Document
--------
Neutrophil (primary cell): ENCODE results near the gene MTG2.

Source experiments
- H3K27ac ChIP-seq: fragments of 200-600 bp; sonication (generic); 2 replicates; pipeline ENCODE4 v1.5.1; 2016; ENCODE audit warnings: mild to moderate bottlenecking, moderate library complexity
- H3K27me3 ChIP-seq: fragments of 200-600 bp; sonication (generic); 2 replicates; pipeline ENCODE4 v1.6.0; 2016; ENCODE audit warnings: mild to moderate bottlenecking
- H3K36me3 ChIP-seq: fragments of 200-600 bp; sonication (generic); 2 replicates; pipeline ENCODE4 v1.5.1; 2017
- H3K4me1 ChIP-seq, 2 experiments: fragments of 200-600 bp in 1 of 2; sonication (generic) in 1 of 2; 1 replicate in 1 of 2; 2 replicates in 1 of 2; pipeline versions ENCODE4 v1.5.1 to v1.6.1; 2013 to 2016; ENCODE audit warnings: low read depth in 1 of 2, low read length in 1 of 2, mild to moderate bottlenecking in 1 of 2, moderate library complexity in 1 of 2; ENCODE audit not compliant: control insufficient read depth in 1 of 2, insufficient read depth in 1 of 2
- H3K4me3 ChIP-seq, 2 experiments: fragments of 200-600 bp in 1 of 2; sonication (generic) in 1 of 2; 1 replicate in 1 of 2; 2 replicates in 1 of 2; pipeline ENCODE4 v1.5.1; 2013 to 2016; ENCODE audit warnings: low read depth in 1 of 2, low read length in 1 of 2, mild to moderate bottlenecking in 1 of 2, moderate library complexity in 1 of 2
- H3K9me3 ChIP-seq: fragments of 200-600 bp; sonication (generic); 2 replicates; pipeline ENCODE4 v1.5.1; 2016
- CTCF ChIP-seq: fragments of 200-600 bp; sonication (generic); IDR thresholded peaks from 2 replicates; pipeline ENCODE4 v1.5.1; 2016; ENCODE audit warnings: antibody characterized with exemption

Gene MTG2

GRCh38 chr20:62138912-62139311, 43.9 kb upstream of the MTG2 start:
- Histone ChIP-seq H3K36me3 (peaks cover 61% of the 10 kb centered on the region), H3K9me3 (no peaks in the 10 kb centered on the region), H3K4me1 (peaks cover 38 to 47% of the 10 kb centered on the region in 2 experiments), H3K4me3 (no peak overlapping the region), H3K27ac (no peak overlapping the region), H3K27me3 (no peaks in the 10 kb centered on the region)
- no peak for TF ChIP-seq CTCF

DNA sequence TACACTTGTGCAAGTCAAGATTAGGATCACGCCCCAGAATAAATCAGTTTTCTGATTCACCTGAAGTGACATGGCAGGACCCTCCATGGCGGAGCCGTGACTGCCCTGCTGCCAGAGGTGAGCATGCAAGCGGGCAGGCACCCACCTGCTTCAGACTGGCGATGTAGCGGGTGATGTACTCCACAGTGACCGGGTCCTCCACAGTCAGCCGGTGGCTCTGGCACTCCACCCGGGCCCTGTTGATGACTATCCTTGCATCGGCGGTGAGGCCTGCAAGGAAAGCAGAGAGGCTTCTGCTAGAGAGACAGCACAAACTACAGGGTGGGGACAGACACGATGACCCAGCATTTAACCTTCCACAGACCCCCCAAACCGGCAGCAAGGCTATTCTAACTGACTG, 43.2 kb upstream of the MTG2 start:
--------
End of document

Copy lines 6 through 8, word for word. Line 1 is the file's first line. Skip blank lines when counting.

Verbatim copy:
- H3K4me1 ChIP-seq, 2 experiments: fragments of 200-600 bp in 1 of 2; sonication (generic) in 1 of 2; 1 replicate in 1 of 2; 2 replicates in 1 of 2; pipeline versions ENCODE4 v1.5.1 to v1.6.1; 2013 to 2016; ENCODE audit warnings: low read depth in 1 of 2, low read length in 1 of 2, mild to moderate bottlenecking in 1 of 2, moderate library complexity in 1 of 2; ENCODE audit not compliant: control insufficient read depth in 1 of 2, insufficient read depth in 1 of 2
- H3K4me3 ChIP-seq, 2 experiments: fragments of 200-600 bp in 1 of 2; sonication (generic) in 1 of 2; 1 replicate in 1 of 2; 2 replicates in 1 of 2; pipeline ENCODE4 v1.5.1; 2013 to 2016; ENCODE audit warnings: low read depth in 1 of 2, low read length in 1 of 2, mild to moderate bottlenecking in 1 of 2, moderate library complexity in 1 of 2
- H3K9me3 ChIP-seq: fragments of 200-600 bp; sonication (generic); 2 replicates; pipeline ENCODE4 v1.5.1; 2016